Sports injury hospitalisations return to pre-COVID trends
In 2020–21, 66,500 Australians were admitted to hospital for injuries sustained while playing sport – an increase of 14,200 compared with the previous year, with the total number of injury hospitalisations largely in line with pre-COVID trends – according to a new report from the Australian Institute of Health and Welfare (AIHW).
‘In response to COVID-19 lockdowns and the cancellation of many sporting activities, there was a decline in the number of sports injury hospitalisations in 2019–20, but in 2020–21, the numbers rebounded to pre-pandemic trends, increasing by 27%,’ said AIHW spokesperson Dr Heather Swanston.
The report, Sports injuries in Australia, shows that cycling accounted for the highest number of sports injury hospitalisations in 2020–21, with 9,800 injury hospitalisations – up from 8,000 in 2019–20 – an increase of 35 injury hospitalisations per week.
‘Unlike many other sports, there was a rise in the number of cycling injuries in 2019–20 and 2020–21, which may reflect increased participation rates in solo sports with the onset of COVID-19 that has continued with the lifting of restrictions,’ said Dr Swanston.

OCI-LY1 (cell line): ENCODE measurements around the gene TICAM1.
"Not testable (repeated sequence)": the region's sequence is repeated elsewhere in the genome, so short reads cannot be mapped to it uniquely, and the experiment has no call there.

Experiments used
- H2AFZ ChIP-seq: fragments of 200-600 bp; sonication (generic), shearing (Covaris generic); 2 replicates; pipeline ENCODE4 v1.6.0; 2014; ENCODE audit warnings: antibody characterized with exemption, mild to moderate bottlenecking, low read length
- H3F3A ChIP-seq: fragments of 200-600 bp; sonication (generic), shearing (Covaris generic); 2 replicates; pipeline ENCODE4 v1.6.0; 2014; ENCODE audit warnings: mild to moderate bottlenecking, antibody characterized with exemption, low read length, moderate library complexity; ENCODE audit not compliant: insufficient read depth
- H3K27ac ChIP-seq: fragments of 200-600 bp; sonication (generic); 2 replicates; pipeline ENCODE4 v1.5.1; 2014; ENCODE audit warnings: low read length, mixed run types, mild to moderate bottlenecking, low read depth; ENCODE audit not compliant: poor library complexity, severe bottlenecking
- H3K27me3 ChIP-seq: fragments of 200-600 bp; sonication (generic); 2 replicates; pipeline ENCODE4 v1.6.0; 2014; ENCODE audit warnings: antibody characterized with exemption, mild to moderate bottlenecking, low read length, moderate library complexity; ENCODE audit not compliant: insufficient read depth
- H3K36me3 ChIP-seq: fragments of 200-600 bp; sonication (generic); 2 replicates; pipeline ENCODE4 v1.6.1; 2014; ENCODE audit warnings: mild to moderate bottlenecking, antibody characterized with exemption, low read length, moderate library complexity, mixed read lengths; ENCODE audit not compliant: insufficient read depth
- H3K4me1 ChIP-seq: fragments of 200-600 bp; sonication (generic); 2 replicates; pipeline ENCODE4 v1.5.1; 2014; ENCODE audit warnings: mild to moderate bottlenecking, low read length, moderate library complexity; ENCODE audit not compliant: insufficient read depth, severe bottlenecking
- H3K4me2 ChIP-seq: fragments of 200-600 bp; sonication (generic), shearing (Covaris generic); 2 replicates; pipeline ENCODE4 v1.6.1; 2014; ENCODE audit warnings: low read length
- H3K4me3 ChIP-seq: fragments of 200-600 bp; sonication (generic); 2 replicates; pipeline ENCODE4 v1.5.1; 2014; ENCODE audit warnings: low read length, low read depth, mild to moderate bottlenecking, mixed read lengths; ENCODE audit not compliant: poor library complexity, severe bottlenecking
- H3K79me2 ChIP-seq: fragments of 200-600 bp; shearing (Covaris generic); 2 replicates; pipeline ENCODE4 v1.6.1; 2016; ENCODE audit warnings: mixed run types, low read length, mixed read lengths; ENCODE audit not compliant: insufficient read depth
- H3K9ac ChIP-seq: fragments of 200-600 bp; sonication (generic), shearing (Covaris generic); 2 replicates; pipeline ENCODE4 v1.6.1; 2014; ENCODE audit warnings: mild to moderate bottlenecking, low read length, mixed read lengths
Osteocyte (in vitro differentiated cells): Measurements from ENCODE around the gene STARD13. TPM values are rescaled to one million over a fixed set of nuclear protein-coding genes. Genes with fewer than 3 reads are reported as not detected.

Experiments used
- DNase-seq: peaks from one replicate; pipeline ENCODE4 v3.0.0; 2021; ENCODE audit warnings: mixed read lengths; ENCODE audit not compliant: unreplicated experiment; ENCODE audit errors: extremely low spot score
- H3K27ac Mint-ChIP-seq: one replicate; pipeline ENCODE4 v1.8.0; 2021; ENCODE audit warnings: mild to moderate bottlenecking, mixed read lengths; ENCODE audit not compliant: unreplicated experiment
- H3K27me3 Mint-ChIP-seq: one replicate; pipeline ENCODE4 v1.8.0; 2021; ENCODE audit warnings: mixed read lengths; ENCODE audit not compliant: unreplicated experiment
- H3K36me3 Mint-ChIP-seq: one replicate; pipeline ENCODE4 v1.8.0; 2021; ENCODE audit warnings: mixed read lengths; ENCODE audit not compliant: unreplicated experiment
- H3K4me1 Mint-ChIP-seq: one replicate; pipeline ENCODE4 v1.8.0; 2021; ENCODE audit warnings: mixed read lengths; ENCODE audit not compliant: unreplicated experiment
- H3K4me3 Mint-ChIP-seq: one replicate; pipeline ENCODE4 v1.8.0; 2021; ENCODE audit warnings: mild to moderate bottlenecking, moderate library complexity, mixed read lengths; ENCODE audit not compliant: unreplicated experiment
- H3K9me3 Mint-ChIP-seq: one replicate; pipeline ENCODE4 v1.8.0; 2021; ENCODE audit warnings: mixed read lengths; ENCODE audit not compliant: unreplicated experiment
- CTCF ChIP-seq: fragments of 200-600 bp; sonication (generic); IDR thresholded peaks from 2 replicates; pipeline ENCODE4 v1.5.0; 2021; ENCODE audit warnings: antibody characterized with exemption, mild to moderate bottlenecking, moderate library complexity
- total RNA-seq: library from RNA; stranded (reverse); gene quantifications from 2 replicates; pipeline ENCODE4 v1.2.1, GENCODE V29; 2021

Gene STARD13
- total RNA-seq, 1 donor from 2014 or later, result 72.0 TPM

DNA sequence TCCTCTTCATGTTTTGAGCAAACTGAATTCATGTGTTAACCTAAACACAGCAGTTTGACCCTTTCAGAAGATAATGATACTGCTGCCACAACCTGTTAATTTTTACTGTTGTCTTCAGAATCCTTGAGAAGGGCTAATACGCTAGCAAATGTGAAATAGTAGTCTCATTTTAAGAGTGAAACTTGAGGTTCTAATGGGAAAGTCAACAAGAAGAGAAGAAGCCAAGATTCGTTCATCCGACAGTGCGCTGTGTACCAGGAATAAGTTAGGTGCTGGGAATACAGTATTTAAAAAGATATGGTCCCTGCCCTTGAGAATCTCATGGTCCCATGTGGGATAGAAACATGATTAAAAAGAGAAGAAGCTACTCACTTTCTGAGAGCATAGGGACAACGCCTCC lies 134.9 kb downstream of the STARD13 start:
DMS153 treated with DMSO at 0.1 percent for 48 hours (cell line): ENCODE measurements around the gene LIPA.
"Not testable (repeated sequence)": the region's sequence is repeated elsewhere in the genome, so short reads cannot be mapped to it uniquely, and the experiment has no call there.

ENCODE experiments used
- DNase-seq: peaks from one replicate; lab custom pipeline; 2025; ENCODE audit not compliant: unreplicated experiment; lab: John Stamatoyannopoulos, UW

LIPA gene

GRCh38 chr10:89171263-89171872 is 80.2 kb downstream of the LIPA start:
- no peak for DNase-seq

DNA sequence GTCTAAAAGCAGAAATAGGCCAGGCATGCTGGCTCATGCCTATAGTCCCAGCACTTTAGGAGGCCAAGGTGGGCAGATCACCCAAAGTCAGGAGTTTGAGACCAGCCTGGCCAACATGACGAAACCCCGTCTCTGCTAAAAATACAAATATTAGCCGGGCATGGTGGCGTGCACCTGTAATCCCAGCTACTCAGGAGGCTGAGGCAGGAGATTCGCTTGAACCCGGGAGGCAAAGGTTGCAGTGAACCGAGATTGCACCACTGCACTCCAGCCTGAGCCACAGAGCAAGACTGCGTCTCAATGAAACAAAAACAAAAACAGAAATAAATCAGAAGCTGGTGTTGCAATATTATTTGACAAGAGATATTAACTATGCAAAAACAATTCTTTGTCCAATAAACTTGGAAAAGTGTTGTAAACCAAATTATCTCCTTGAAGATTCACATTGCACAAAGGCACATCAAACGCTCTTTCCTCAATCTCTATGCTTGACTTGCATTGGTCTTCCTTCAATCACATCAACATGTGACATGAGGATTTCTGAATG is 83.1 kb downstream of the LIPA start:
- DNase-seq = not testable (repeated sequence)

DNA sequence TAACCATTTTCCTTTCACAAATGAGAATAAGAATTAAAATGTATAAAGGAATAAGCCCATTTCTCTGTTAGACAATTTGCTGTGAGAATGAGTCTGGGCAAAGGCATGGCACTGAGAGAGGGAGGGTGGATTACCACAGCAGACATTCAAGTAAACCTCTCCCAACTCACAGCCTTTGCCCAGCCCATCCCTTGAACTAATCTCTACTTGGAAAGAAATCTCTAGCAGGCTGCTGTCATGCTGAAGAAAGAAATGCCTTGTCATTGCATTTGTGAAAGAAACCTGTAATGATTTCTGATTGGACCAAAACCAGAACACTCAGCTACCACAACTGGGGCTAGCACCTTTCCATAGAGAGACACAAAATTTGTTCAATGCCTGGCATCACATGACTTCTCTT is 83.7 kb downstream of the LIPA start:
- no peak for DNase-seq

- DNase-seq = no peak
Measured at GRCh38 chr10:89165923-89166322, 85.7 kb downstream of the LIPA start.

When participation rates are taken into account, rugby codes and wheeled motor sports (for example, motor bike racing, car racing) had the highest rates of injuries requiring hospitalisation, each with 1,200 injury hospitalisations per 100,000 participants aged 15 and over.
Over half of all hospitalisations for sporting injuries in 2020–21 were for fractures – most commonly a fractured arm or shoulder. Less than 5% of all sport injury hospitalisations were due to concussion.
According to an AusPlay survey administered by the Australian Sports Commission, 18.3 million Australians aged 18 and over (about 9 in 10 respondents) played sport or took part in physical activity at least once during 2022.
It should be noted that the report does not include information on people who sought treatment at hospital emergency departments, general practitioner clinics, sports medicine centres, or from other practitioners such as physiotherapists.
The Australian Sports Commission is working with the AIHW to implement a National Sports Injury Data Strategy, including a framework to support sports injury data collection. This will provide important data to help identify sports injury trends, and identify prevention priorities and opportunities.
Media enquiries: 02 6244 1148, [email protected]